Big might be beautiful in many livestock operations but for Fife beef farmer, Laura Arbuckle, it's modest sized, fleshy cows producing smaller calves with with an abundance of vigour and genetic potential to grow, that help make ends meet.

Laura who farms the 300-acre Lower Luthrie unit in partnership with her parents, Ian and Grace Arbuckle, has always been passionate about breeding beef cattle since her childhood, and as a result, has been working at home full time for more than 18 years. She also now makes most of the business decisions while her father takes more of a back seat.

However, in contrast to many of the younger generation who often look to make their mark, Laura has no plans to make any drastic changes. Instead, she is able to reap the benefits of her and her father's long-term fruitful breeding decisions based on several decades of producing milky, easy-calving Aberdeen Angus and Simmental cross females. Add to that the huge number of practical skills her father has taught her over the years, and Laura and her nine-year-old daughter Hannah, who is just as keen on the farm, believe Lower Luthrie can continue to produce quality beef cattle sustainably for years to come.

"Our cattle are so easy to work with – we can deal with most things ourselves and rarely need to get the vet," said Laura who pointed out that the Aberdeen-Angus cross Simmental and Simmental cross Angus cows make ideal females with plenty of milk and growth potential for their progeny.

Such has been the marriage of these two beef breeds at Lower Luthrie, that there are few if any problems with fertility and, as a result, even fewer calving issues.

"There have been more than 11,000 calves born in the time I have been here in my lifetime, and during that time, we've only had the vet out nine times to caesarian a cow. By using home-bred, easy calving sires, our cows and heifers also produce calves with plenty of vigour which are up and quick to suckle.

"I'd far rather have a lot of live calves that are keen to get to their feet than big dopey calves that have been difficult to calve and need help to suckle."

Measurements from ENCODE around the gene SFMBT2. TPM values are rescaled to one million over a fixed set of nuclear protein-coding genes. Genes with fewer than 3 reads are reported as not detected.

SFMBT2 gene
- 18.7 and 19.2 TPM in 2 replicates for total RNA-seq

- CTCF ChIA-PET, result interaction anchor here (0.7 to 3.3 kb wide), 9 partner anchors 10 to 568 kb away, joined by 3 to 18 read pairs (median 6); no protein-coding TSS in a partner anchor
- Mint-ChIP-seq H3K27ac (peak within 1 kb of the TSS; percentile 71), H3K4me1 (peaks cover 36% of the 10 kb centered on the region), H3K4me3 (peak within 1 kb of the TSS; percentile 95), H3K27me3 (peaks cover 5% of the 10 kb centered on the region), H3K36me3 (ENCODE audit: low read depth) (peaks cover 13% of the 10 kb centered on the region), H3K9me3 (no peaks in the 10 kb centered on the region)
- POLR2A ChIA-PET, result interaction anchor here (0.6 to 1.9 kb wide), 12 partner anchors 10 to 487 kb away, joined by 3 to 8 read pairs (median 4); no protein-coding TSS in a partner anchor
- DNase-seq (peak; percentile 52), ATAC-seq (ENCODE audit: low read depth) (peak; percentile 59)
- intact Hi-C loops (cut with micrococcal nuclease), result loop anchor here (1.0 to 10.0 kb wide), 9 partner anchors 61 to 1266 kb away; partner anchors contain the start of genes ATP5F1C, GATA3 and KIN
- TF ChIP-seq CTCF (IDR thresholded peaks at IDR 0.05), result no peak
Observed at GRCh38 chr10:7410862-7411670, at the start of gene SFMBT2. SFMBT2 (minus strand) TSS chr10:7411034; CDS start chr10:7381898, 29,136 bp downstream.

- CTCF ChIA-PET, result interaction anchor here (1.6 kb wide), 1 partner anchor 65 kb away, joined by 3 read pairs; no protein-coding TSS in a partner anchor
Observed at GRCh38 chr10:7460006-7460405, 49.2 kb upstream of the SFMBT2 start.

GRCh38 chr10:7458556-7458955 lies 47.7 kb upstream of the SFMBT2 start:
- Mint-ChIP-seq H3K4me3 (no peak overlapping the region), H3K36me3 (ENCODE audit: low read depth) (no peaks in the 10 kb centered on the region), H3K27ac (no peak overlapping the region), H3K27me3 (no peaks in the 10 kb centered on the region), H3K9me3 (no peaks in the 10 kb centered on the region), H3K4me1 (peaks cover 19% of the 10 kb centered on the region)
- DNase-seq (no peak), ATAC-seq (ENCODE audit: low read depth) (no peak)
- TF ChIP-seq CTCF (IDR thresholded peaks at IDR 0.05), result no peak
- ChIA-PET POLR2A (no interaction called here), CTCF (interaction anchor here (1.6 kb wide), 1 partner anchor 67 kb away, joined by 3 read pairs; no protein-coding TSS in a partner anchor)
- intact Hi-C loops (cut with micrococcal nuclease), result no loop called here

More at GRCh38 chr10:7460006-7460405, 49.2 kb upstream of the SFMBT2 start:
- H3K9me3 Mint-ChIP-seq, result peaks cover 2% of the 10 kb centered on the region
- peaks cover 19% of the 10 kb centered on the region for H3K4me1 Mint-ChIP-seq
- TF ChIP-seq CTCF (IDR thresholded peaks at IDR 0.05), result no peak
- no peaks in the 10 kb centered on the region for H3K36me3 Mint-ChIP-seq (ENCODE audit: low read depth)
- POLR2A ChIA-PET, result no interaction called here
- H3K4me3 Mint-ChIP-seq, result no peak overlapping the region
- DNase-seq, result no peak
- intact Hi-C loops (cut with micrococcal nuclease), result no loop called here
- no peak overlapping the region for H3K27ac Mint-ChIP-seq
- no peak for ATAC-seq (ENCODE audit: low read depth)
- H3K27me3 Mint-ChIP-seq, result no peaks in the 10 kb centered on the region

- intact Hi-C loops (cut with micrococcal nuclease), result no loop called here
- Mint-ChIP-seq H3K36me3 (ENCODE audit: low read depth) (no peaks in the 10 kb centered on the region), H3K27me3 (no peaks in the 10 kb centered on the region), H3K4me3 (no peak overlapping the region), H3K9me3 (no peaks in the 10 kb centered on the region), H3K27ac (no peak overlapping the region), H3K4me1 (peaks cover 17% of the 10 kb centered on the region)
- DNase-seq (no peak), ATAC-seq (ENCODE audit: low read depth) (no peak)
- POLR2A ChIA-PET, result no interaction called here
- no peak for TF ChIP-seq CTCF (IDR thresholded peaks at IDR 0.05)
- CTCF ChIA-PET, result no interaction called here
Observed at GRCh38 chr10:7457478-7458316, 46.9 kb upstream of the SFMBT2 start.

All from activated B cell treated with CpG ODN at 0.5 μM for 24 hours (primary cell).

While the female part of the herd has been closed for well over 60 years, Laura was the main instigator in breeding home-bred bulls for the business, after graduating from SAC Edinburgh with an honours degree in agriculture, in 2001 – the same year foot-and-mouth devastated so many livestock units throughout the south of Scotland and the North of England.

"We always used to buy in stock bulls, but after the huge national losses that occurred as a result of foot-and-mouth, the most obvious way to protect our herd which had been built up over many, many years, was to breed our own bulls," said Laura, who purchased a Simmental female from the Moffats at Innerwick; two Limousins from the Dick's Ronick herd and two Aberdeen Angus from Angela McGregor's Newcairnie herd, all privately. The herd also joined the SAC Premium Health Scheme about a decade ago in a bid to improve the health status of the herd.

Needless to say, stockbulls are naturally reared at Lower Luthrie and therefore cost a lot less to produce than previous bought in boys. Laura has also bought in frozen pedigree embryos and used AI extensively over the years in a bid to introduce new genetics, with the emphasis very much on easy calving.

Relying on modest-sized, fleshy cows, has also helped reduce input costs, as depending on the weather, they are mostly outwintered on foggage, silage, brock carrots, feedblocks and minerals in the sheltered fields located on this good grass growing unit which rises from 200-500ft above sea-level, on the outskirts of Cupar. However, while the cows are mostly outwintered, they are brought in to straw bedded courts just before calving in April, for ease of management.

"We've got a really good set up here, with self-locking yolks, calving cameras and a calving gate, so I can see and hear exactly what is happening in the calving shed from the kitchen, without having to go out to the shed and disturb them.

"The cameras are the best thing I have ever bought as I now get a far better sleep and so too, do the cows as they are not being disturbed on a regular basis. They also help reduce the stress involved at calving, but, even if I do have to calve one, there is no real problem, as all of the cows are quiet. Any with any sort of temperament problem are culled. Temperament is so important for safety – calm cattle allow me to work away quietly meaning less stress on the cattle and myself. If it is a stress free environment, both cattle and humans will perform better."